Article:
“We ain’t partners. We ain’t brothers. And we ain’t friends. I’m puttin’ you down and keepin’ you down until Ganz is locked up or dead. And if Ganz gets away, you’re gonna be sorry YOU ever MET me!”
48 Hrs., 1982 (Nick Nolte), Paramount Pictures
They call it a “buddy picture,” but these two are not buddies. Psycho James Remar (from director Walter Hill’s The Warriors) gets sprung from a prison chain gang by his cohort. After killing a couple of cops, they set about looking for their lost loot and a guy named Luther, who helped them steal a half a million bucks. The lone survivor of the shoot-out, embittered Inspector Jack Cates (perpetually intense tough guy Nick Nolte), arranges to have a member of Remar’s running crew, Reggie Hammond (electric Eddie Murphy, in his career-making debut), released from prison for 48 hours to help him track down Remar and his boys.
With Murphy, it’s just one complaint after another. He rails against Nolte’s mistreatment of him. He complains endlessly about his need for “female companionship.” As a result, Murphy’s character is extremely annoying and irritating. They test each other with constant games of machismo. The movie has a refreshing (if off-putting) streak of misogyny running throughout. Nolte sends him into a cowboy bar so he can masquerade as a cop (without a gun) to get information on Remar. He causes a scene, insults the patrons, and exits with a John Wayne-style swagger. Nolte and Murphy play off with each other with an explosive chemistry, which is more dangerous than dynamic. Nolte is your typical Dirty Harry; gravel-voiced and stormy. Murphy is a con-man, spared of any ethical quandry. While the characters bond, it’s only a temporary bond, and both parties will return to their respective roles at film’s end.
Nolte’s Cates is at his wit’s end in his dealings with Hammond. It’s obvious Hammond is leaving out crucial information with regard to his association with Remar. Nolte sucker-punches him and they have a good-old-fashioned street-fight. It’s interesting to me watching Murphy hold his own (even though it makes no sense, Nolte is twice his size), but Hammond comes clean. The missing money is in the trunk of his car. They stake out the parking lot and see Luther (David Patrick Kelly, also from The Warriors) make off with Hammond’s car. Luther takes off with the money. Cates and Hammond give chase, which leads them into the subway system, where Remar is waiting. This is a great, suspenseful set-piece.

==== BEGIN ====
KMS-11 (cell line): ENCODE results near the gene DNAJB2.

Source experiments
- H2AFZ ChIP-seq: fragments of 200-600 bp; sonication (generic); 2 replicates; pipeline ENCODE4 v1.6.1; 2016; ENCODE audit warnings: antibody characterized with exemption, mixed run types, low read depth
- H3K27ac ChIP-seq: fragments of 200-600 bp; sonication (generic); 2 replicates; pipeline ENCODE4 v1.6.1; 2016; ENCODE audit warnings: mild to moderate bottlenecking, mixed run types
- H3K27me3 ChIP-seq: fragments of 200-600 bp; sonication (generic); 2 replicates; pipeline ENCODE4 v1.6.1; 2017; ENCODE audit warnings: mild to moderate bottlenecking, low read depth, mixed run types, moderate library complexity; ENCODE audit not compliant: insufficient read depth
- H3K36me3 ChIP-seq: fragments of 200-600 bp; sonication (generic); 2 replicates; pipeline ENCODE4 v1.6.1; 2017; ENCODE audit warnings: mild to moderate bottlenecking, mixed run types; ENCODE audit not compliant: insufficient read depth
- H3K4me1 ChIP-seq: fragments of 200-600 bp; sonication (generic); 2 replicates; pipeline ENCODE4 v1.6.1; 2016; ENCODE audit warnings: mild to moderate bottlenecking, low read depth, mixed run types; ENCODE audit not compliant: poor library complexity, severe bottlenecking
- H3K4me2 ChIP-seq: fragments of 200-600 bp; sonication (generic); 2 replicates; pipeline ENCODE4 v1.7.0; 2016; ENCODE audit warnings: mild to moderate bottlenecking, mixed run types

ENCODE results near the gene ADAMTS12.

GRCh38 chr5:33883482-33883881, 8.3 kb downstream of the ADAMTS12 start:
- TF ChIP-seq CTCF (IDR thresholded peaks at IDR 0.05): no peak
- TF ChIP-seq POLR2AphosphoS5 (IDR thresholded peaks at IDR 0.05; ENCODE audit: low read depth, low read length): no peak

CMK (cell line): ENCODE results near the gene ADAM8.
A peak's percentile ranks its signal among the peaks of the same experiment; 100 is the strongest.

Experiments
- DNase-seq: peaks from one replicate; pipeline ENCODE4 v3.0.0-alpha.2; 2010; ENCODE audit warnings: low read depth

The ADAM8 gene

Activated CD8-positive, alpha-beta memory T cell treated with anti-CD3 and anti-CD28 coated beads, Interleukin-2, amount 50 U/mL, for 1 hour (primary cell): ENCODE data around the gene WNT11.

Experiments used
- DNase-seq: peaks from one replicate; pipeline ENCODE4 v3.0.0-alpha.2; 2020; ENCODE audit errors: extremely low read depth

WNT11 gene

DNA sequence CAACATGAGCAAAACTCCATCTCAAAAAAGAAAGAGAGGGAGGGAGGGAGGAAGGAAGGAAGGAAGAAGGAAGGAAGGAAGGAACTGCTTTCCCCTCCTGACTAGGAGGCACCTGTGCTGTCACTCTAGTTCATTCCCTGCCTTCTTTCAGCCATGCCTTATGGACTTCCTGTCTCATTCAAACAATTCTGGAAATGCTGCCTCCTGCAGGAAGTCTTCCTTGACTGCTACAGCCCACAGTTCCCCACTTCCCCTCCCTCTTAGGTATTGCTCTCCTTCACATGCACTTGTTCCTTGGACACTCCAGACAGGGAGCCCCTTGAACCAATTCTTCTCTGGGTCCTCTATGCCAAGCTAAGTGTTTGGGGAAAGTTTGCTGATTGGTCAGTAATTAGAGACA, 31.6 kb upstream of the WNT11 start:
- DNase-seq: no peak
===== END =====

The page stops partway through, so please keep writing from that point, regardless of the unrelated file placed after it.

Unfortunately, so much time is spent developing Nolte and Murphy’s characters that very little running time is left to explore Remar, his twisted Indian cohort, Luther, or even Nolte’s girlfriend, Elaine (the gorgeous Annette O’Toole). My guess is Hill knew he had lightning-in-a-bottle with the two leads, therefore he ripped out whole chunks of the otherwise excellent script (credited to Hill, Roger Spottiswoode, Steven E. de Souza, and Larry Gross) and put the emphasis on their story. Because of that, 48 Hrs. feels strangely unbalanced. Despite this serious flaw, 48 Hrs. was extremely influential for action movies in the ’80s. The polished graphic violence and gun-shot explosions recall Sam Peckinpah (for whom Hill wrote The Getaway).
Our first cable box was a non-descript metal contraption with a rotary dial and unlimited potential (with no brand name – weird). We flipped it on, and the first thing we noticed was that the reception was crystal-clear; no ghosting, no snow, no fuzzy images. We had the premium package: HBO, Cinemax, The Movie Channel, MTV, Nickelodeon, CNN, The Disney Channel, and the local network affiliates. About $25-$30 a month. Each week (and sometimes twice a week!), “Vintage Cable Box” explores the wonderful world of premium Cable TV of the early eighties.